Our reading of the regulation involved in the Elk Basin case parallels our reading of the unit agreement in the Oregon Basin case. 30 C.F.R. § 221.49(b) provides that water injection wells approved by the supervisor as input wells shall be counted as producing wells for the entire month if so used for 15 days or more during the month and shall be disregarded if so used less than 15 days during the month. This section of the regulation, then, authorizes water injection wells, if approved by the supervisor and if used the requisite number of days, to be counted as oil producing wells. Such authorization contains no limitation or requirement that the water injection wells be located within the participating area, and it is not for us to add such limiting language.
The Secretary points out that there is language in the introductory paragraph which refers to "wells on the leasehold" (which is the equivalent of wells on the participating area), and suggests that such language should be carried over into subsection (b). We do not agree. It is significant to us that the restrictive language "on the leasehold" appearing in the introductory paragraph does not appear in subsection (b). In other words, the omission is itself noteworthy. "(W)here a term is carefully employed in one place and excluded in another, it should not be implied where excluded." Diamond Roofing Co. v. Occupational Safety & Health Review Comm'n, 528 F.2d 645, 648 (5th Cir. 1976). The use of the term "on the leasehold" in the introductory paragraph and its absence in subparagraph (b) have a logical explanation. The introductory paragraph deals with producing wells, which necessarily are within the participating area. Subparagraph (b) deals with a different kind of well entirely. Giving subsection (b) its plain meaning, water injection wells approved by the supervisor as input wells shall be counted if so used 15 or more days during the month, and we decline to hold that there is a further and unexpressed limitation that such wells be located within the participating area.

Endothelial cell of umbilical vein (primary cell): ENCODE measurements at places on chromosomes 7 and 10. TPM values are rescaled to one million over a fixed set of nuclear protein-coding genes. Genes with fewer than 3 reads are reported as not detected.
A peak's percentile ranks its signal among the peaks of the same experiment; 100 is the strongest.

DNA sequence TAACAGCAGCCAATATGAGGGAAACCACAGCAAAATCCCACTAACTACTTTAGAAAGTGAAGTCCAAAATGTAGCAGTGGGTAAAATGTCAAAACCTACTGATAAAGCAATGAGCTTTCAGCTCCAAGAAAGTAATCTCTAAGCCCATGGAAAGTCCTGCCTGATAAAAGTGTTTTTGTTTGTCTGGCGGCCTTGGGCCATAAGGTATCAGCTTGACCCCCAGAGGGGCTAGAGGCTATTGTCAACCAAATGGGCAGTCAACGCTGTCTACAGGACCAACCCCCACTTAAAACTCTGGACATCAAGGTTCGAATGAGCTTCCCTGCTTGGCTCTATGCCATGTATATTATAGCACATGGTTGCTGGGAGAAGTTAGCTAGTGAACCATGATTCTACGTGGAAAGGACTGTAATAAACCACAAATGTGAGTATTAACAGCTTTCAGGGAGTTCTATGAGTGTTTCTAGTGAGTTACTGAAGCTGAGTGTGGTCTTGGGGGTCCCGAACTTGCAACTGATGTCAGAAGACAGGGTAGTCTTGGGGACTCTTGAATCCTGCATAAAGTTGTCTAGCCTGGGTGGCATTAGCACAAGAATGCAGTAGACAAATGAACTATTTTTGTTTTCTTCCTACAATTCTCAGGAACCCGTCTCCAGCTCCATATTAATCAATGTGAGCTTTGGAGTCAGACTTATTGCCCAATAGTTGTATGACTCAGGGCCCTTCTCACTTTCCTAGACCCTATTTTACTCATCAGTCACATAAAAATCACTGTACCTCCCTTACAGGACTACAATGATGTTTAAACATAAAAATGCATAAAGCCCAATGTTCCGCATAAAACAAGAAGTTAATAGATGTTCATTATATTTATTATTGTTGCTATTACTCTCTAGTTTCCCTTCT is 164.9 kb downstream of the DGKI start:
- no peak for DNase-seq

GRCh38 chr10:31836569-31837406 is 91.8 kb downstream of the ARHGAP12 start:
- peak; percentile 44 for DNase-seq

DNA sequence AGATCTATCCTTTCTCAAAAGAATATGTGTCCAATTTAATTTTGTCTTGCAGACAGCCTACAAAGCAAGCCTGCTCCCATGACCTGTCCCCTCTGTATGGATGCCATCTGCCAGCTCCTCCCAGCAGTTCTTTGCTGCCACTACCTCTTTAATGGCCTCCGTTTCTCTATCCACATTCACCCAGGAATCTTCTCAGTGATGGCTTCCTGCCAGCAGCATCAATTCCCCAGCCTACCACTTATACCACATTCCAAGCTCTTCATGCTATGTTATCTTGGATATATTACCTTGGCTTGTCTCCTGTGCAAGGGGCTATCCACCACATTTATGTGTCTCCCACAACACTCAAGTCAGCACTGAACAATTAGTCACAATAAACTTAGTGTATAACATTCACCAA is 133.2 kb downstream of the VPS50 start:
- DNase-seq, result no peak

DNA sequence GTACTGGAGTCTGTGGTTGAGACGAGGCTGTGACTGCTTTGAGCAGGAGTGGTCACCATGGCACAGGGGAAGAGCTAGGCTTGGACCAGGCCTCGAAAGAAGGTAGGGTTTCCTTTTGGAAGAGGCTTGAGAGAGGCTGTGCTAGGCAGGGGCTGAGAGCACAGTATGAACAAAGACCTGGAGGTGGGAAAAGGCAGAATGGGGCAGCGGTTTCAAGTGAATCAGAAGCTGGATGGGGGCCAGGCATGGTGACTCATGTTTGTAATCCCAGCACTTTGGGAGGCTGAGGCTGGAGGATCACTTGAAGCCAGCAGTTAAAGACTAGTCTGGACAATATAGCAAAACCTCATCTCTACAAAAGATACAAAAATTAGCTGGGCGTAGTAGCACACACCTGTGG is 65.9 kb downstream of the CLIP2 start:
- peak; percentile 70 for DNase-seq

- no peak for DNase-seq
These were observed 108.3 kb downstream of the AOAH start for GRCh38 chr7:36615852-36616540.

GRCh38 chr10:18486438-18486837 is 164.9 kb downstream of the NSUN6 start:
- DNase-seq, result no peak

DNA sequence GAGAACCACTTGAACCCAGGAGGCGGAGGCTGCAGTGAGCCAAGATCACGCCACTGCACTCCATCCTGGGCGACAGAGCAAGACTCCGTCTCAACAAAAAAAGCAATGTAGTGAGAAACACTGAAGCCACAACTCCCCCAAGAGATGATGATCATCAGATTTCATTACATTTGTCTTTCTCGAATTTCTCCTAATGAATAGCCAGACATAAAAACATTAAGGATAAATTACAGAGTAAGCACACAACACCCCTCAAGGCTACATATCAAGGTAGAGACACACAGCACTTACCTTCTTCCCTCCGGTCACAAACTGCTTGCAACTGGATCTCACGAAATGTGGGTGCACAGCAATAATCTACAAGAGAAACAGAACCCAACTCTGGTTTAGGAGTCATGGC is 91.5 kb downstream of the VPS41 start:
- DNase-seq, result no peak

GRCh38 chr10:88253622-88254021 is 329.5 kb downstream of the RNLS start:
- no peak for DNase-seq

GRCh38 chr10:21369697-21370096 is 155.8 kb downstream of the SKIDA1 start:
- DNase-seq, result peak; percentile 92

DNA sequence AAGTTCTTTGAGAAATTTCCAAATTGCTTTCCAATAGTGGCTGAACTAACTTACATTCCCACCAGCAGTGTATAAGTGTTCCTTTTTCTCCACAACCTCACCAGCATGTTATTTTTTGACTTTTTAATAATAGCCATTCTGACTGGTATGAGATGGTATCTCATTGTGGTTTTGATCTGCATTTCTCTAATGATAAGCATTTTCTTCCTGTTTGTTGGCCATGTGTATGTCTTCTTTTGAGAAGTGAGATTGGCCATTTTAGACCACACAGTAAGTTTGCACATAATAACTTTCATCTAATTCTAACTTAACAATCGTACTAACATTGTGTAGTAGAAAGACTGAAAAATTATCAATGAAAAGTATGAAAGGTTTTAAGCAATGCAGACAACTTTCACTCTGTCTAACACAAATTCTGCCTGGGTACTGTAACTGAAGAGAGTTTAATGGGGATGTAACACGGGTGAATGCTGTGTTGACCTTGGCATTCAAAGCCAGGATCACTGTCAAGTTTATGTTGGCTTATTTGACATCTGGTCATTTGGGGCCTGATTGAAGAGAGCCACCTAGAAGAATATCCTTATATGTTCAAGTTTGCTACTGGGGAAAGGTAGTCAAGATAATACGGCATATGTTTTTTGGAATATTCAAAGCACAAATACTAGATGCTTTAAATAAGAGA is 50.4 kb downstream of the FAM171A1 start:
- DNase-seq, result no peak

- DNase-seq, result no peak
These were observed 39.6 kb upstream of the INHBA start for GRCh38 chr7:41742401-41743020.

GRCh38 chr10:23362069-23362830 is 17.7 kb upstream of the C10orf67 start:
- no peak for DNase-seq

We recognize that the interpretation given by the Secretary to one of his own regulations is entitled to judicial deference. Udall v. Tallman,380 U.S. 1, 85 S.Ct. 792, 13 L.Ed.2d 616 (1965); United States v. Southwest Potash Corp., 352 F.2d 113 (10th Cir. 1965), cert. denied, 383 U.S. 911, 86 S.Ct. 896, 15 L.Ed.2d 666 (1966). But a court need not defer to an administrative construction where there are compelling indications that it is wrong. R. V. McGinnis Theatres & Pay T. V., Inc. v. Video Independent Theatres, Inc., 386 F.2d 592, 594 (10th Cir. 1967), cert. denied, 390 U.S. 1014, 88 S.Ct. 1265, 20 L.Ed.2d 163 (1968). Courts need not "stand aside and rubber-stamp their affirmance of administrative decisions that they deem inconsistent with a statutory mandate or that frustrate the congressional policy underlying a statute." Volkswagenwerk Aktiengesellschaft v. Federal Maritime Comm'n, 390 U.S. 261, 88 S.Ct. 929, 19 L.Ed.2d 1090 (1968). Thus, when an agency interpretation is at odds with the clear and understandable language of a regulation, the latter must control and be given effect.
As indicated at the outset, we agree with the result reached by the trial judge in this matter, and generally subscribe to his reasoning. The interpretation given the unit agreement and the regulation by the trial court is consistent with the purpose of the repressuring concept. The Secretary's construction is not. The use of water injection wells is a conservation measure designed to get maximum production from the oil producing wells in a given participating area. Both parties agree that water injection wells are permitted to be counted as oil producing wells, in determining the average daily production per well, in order to encourage lessees to drill as many injection wells as will efficiently contribute to increased production. Both also agree that the injection wells in these basins are located at points which result in the maximum and most efficient recovery. There is no logical reason for encouraging input wells at certain locations, but not encouraging them at other locations which would result in the most efficient production. In other words, it seems illogical to count a water injection well located a few feet within the boundary of a participating area, but not to count another water injection well located a few feet outside the boundary of the particular participating area, when both wells admittedly serve the same purpose, namely, to increase production from the oil producing wells located in the participating area. And our reading of both the regulation and the unit agreement does not require such incongruous result.
Additionally, we would note that the interpretation given the Oregon Basin unit agreement by the trial court squares with the conduct of the parties from 1961 to 1969. Similarly, the interpretation given to the regulation involved in the Elk Basin case by the trial court squares with the conduct of the parties from 1967 to 1970.